It’s all in the name. “Weirdo Night” is a variety show comprising stand-up, music, performance art and the straight-up bizarre that the Los Angeles community has been returning to night after night since it started four years ago. The gritty, sometimes gory and often raucously funny production is the work of performance artist Jibz Cameron, who curates the event’s performers and hosts as her alter ego, Dynasty Handbag. This year, a filmed version of the show made its Sundance Film Festival debut.
To create this self-described “radical and weird” expression of queer culture, Cameron worked with her partner, award-winning filmmaker Mariah Garnett, to create a pilot episode of “Weirdo Night” for a possible serial version of the show. Despite COVID-19 restrictions that made filming a live version impossible, the duo called upon the best and brightest of recent acts to create a Sundance-worthy selection.
“We needed to get the pros only,” says Cameron, laughing.
Or, as she calls them, the “real freaks” who don’t care to hide their unusual talents and proclivities for the sake of saving face in a social media-obsessed world.
“I feel like it’s very easy for people to maybe look the part, or present a certain way or co-opt another person’s look or talent — and you see this all the time with everything,” she says. “But I know that (the real freaks) are out there.”
No stranger to the world of weird, Cameron’s Dynasty Handbag persona has been in development for over 15 years. She has been called a “crackpot genius” by the Village Voice, “outrageously smart, grotesque and innovative” by The New Yorker, and has performed as Dynasty Handbag at prestigious art venues like The New Museum of Contemporary Art and MOCA LA, among others. She has also worked as a theater performance and comedy professor at NYU Tisch Performance Studies.
In the pilot, Cameron is joined by fellow artists Hedia Maron, Smiling Beth, Patti Harrison, Vagabon, Sasami, BiBi Discoteca, Morgan Bassichis and Sarah Squirm. The opening band The Dildo Police, fronted by Harrison, sets the tone for the evening with an electronic-inspired musical number, vividly outlining the lifestyle and the favorite meal of “not gay” people — which, incidentally, is pre-packaged Black Forest ham.
“When (Harrison) said, ‘I’m going to do a song,’ I said, ‘Fine, I don’t care what it is,’” Cameron says. “And then when they said, ‘We’re going to play computers,’ they hit them with a drumstick.”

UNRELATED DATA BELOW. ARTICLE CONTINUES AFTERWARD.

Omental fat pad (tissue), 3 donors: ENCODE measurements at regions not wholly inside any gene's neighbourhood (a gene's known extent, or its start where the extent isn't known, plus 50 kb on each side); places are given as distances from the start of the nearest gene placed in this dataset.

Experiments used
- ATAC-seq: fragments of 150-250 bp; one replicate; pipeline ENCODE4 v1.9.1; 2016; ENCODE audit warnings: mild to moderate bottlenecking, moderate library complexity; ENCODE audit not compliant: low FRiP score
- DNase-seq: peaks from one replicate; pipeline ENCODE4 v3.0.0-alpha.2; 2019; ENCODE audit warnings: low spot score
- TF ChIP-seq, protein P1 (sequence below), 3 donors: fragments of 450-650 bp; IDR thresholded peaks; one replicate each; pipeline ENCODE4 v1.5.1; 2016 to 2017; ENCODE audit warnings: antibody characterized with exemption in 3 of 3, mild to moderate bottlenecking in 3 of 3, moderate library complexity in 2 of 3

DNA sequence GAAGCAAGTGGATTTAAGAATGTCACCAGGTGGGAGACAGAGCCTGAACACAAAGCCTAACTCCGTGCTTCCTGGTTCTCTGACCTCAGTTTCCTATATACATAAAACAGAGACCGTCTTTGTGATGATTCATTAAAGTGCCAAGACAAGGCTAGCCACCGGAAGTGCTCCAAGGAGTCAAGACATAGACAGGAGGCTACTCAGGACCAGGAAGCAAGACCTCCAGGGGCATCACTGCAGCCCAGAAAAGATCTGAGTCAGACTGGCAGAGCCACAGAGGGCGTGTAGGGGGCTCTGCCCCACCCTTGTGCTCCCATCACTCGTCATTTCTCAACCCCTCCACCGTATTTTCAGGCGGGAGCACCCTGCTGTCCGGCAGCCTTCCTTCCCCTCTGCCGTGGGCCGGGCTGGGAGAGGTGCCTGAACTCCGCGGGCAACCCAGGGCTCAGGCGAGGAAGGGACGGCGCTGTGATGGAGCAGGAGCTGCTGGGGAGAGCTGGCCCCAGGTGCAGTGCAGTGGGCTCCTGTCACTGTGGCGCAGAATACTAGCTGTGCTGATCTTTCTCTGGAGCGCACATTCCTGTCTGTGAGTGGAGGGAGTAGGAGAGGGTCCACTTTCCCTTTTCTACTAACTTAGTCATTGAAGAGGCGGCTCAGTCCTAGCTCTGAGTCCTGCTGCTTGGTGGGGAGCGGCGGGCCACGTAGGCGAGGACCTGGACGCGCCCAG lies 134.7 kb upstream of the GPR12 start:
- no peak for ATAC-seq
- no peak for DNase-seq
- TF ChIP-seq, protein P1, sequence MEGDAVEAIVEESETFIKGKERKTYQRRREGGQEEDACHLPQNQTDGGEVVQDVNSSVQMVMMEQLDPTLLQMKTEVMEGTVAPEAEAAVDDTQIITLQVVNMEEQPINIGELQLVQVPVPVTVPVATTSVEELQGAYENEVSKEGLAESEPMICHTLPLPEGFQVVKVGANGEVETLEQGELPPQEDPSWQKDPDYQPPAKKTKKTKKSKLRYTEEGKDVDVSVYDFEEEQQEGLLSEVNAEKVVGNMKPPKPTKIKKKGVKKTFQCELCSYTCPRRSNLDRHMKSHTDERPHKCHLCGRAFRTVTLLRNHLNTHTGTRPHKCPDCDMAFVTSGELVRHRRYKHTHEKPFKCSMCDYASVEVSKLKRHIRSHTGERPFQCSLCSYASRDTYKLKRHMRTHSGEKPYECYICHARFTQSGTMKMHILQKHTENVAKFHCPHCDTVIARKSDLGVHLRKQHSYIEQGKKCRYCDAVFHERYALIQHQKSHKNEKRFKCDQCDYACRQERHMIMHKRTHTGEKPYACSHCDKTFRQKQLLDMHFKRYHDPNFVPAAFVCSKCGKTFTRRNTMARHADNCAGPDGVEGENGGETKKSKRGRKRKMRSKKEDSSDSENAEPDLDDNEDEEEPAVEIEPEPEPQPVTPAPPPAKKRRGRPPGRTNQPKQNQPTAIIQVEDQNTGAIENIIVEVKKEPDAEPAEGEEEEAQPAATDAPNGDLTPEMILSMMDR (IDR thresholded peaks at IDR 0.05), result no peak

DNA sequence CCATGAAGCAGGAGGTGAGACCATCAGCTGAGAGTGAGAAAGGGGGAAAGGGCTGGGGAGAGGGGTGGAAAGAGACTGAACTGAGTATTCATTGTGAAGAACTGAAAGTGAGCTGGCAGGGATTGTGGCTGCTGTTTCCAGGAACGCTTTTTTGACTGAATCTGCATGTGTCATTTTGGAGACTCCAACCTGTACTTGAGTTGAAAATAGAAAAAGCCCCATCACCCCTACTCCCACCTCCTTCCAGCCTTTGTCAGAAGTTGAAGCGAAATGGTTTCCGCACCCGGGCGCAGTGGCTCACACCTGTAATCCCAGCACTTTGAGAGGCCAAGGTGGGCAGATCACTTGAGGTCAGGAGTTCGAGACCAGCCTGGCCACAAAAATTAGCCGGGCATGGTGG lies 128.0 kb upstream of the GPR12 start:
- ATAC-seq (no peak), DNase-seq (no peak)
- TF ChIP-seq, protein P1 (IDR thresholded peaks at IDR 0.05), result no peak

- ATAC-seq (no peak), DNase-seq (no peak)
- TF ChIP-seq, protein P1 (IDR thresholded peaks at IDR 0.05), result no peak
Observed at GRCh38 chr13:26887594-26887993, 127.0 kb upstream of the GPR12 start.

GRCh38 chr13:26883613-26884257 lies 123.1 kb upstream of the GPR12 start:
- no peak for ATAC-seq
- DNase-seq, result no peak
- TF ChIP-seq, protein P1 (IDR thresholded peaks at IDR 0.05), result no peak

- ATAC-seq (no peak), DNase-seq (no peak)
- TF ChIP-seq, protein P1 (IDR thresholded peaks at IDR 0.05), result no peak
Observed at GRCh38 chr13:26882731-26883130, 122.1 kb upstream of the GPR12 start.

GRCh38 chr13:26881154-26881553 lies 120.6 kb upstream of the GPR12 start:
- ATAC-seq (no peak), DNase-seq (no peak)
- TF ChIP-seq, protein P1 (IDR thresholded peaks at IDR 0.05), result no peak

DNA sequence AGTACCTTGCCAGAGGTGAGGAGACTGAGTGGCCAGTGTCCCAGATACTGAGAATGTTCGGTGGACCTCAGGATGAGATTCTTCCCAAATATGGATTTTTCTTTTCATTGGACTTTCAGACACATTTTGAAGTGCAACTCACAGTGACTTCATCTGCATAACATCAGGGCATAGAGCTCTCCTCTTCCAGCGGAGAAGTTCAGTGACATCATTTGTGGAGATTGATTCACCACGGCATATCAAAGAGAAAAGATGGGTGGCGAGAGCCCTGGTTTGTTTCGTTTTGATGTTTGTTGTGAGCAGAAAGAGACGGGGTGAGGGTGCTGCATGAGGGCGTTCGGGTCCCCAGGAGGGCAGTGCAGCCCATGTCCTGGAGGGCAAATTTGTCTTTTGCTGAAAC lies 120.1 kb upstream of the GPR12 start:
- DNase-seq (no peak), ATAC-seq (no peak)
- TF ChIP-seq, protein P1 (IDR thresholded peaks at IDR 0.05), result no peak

That level of creative freedom is the essence of “Weirdo Night,” where a potentially off-putting punchline that would play for shock value at a mainstream comedy show will, according to Cameron, get a response like, “We’re gay! We’ve all been pissed on!” And in its filmed version, the atmosphere stays true to its roots by bringing underground queer culture to the fore. But beyond its ongoing aesthetic of “weird,” on purpose and as a means of fighting the “war on nuance,” Cameron shies away from giving the long-running show, and subsequent film, a truly distinct categorization.
“By saying, ‘This is a queer show that centers marginalized voices,’ that’s using language for people who might not want to use that language about themselves. And it’s also not totally true. It’s somewhat true,” Cameron says.
In many ways, it’s about letting the audience stay in a space that “contains multitudes.”
“I want it to feel like a place you can go and not just feel like you’re waiting for them to make some fat joke, or race joke or gay joke, which is how I feel when I go to a comedy show. I definitely don’t want that. But I also can’t totally control it,” Cameron says. “There has to be room for people to like things and be curious about things and turned off by things … or room to be surprised. And even if there’s things that don’t really work, every time someone will say, ‘That was a weird one.’ But you bought the ticket and it says ‘Weirdo Night’ on it.”
“Yeah. It isn’t always a commodity. Because when something comes out of the underground and becomes mainstream, the context shifts and things become complicated,” Garnett says. “And it’s good to have queer visibility on a show like ‘Drag Race,’ which is trying to win money and be a big star. That’s great. But it’s also coming from a super underground space. So, I think people are trying to inhabit that in-between a little bit more. Because right now with the internet, it seems like maybe there aren’t any underground spaces because every space has a camera in it.”
Live or on screen, “Weirdo Night” performances serve as celebrations of the existing and often unseen facets of LGBTQ+ performance. It’s an exploration of what’s new, innovative and subversive. That’s why Cameron, along with Dynasty, is always expanding her reach.
“There’s just so far and wide that I would like to explore just personally, and then kind of put it all together. But without the idea of spectacle variety, more the spirit of someone just doing what drives them — and then whatever I like,” Cameron says, laughing.
Because, in the end, while “Weirdo Night” is a well-curated queer variety show, it’s much more than that too.
“I love that stuff, but it’s not exactly what I’m going for either,” she says. “I want to be entertained and moved in many ways all at the same time.”